Modeling antecedents of university students' study behavior and grade point average


  • Author note: This work was funded by the ESRC and was partially supported by the National Institute for Health Research (NIHR) UK. However, the views expressed are those of the author(s) and not necessarily those of the NIHR or the UK Department of Health.

Correspondence concerning this article should be addressed to Michelle Richardson, Exeter Medical School, University of Exeter, Veysey Building, Salmon Pool Lane, Exeter, EX2 4SG, UK.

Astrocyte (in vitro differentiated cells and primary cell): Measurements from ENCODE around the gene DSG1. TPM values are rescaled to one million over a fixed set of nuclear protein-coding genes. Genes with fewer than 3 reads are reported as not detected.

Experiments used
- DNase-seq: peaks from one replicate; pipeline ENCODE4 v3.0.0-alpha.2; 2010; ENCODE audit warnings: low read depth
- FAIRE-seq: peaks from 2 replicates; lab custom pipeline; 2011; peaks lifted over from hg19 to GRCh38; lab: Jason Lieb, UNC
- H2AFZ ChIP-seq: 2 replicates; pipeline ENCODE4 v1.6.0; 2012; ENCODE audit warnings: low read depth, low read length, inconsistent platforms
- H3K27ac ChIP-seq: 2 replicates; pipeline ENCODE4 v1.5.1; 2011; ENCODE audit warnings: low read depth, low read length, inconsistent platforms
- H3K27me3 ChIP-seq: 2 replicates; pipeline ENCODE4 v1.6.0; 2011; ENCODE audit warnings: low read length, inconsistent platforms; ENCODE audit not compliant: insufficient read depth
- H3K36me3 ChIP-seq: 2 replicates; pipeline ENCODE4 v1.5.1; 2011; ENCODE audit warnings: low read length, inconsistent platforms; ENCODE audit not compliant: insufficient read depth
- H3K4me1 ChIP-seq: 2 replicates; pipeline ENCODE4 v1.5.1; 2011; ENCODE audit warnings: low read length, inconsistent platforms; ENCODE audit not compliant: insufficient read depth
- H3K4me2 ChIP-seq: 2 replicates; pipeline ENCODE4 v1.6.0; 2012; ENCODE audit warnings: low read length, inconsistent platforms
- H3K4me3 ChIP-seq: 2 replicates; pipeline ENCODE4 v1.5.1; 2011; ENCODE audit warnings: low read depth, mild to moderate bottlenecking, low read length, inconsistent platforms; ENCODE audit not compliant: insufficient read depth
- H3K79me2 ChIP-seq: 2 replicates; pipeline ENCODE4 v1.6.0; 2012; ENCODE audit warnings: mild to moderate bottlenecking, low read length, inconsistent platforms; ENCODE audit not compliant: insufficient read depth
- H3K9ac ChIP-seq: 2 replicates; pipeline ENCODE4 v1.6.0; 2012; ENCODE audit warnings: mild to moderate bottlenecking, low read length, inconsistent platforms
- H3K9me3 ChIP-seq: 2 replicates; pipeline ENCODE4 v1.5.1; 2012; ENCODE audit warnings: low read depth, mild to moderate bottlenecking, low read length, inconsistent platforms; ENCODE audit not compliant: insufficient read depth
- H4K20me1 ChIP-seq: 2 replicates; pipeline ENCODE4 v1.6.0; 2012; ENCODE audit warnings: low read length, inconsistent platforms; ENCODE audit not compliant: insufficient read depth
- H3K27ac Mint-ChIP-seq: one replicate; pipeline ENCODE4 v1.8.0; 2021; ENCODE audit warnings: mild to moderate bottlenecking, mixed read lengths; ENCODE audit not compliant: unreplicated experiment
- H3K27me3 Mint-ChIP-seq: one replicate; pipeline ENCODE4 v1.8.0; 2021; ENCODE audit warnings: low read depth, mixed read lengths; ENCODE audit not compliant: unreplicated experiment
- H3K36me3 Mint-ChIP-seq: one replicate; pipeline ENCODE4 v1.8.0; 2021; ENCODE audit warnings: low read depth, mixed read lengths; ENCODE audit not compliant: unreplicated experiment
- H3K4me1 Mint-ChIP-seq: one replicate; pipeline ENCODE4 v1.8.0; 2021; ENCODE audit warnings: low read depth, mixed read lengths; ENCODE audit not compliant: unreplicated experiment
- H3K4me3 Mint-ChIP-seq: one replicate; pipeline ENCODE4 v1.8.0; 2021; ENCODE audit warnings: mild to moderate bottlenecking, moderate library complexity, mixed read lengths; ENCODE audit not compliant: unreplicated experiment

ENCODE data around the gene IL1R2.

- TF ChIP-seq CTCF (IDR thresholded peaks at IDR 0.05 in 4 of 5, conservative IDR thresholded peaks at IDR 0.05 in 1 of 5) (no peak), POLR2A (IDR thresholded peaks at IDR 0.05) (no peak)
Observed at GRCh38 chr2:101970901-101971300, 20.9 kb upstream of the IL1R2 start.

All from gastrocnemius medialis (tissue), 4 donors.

Two prospective surveys tested theory-based models of university students' study behavior and grade point average (GPA). The theory of planned behavior (TPB) and personality systems interaction (PSI) theory were tested. The TPB fitted the data for self-reported study but was less useful when applied to GPA. Some support for PSI theory was found although results varied for study behavior verses GPA. In Study 1, an interaction between volitional competency and subjective norm explained unique variation in study behavior controlling for TPB variables and past behavior. In Study 2, implicit attention control had a direct effect on GPA after the TPB variables and past achievement were controlled. Implications for interventions designed to improve tertiary-level academic achievement are discussed.